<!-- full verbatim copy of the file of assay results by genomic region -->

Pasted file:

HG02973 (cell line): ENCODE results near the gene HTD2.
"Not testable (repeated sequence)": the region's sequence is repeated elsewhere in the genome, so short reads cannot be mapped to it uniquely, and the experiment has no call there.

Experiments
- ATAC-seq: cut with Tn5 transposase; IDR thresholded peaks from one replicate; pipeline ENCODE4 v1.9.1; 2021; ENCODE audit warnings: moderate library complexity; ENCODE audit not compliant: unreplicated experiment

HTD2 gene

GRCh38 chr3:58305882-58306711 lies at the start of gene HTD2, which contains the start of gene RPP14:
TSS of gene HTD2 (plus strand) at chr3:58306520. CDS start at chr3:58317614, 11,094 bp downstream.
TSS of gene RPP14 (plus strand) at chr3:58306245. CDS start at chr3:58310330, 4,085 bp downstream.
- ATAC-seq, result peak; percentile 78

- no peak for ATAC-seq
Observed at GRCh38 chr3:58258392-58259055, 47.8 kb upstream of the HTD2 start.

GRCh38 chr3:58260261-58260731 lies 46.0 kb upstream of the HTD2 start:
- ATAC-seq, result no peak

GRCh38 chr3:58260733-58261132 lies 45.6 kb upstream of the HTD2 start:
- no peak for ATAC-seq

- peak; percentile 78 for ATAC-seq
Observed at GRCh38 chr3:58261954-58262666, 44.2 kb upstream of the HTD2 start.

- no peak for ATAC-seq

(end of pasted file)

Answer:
HG02973 (cell line): ENCODE results near the gene HTD2.
"Not testable (repeated sequence)": the region's sequence is repeated elsewhere in the genome, so short reads cannot be mapped to it uniquely, and the experiment has no call there.

Experiments
- ATAC-seq: cut with Tn5 transposase; IDR thresholded peaks from one replicate; pipeline ENCODE4 v1.9.1; 2021; ENCODE audit warnings: moderate library complexity; ENCODE audit not compliant: unreplicated experiment

HTD2 gene

GRCh38 chr3:58305882-58306711 lies at the start of gene HTD2, which contains the start of gene RPP14:
TSS of gene HTD2 (plus strand) at chr3:58306520. CDS start at chr3:58317614, 11,094 bp downstream.
TSS of gene RPP14 (plus strand) at chr3:58306245. CDS start at chr3:58310330, 4,085 bp downstream.
- ATAC-seq, result peak; percentile 78

- no peak for ATAC-seq
Observed at GRCh38 chr3:58258392-58259055, 47.8 kb upstream of the HTD2 start.

GRCh38 chr3:58260261-58260731 lies 46.0 kb upstream of the HTD2 start:
- ATAC-seq, result no peak

GRCh38 chr3:58260733-58261132 lies 45.6 kb upstream of the HTD2 start:
- no peak for ATAC-seq

- peak; percentile 78 for ATAC-seq
Observed at GRCh38 chr3:58261954-58262666, 44.2 kb upstream of the HTD2 start.

- no peak for ATAC-seq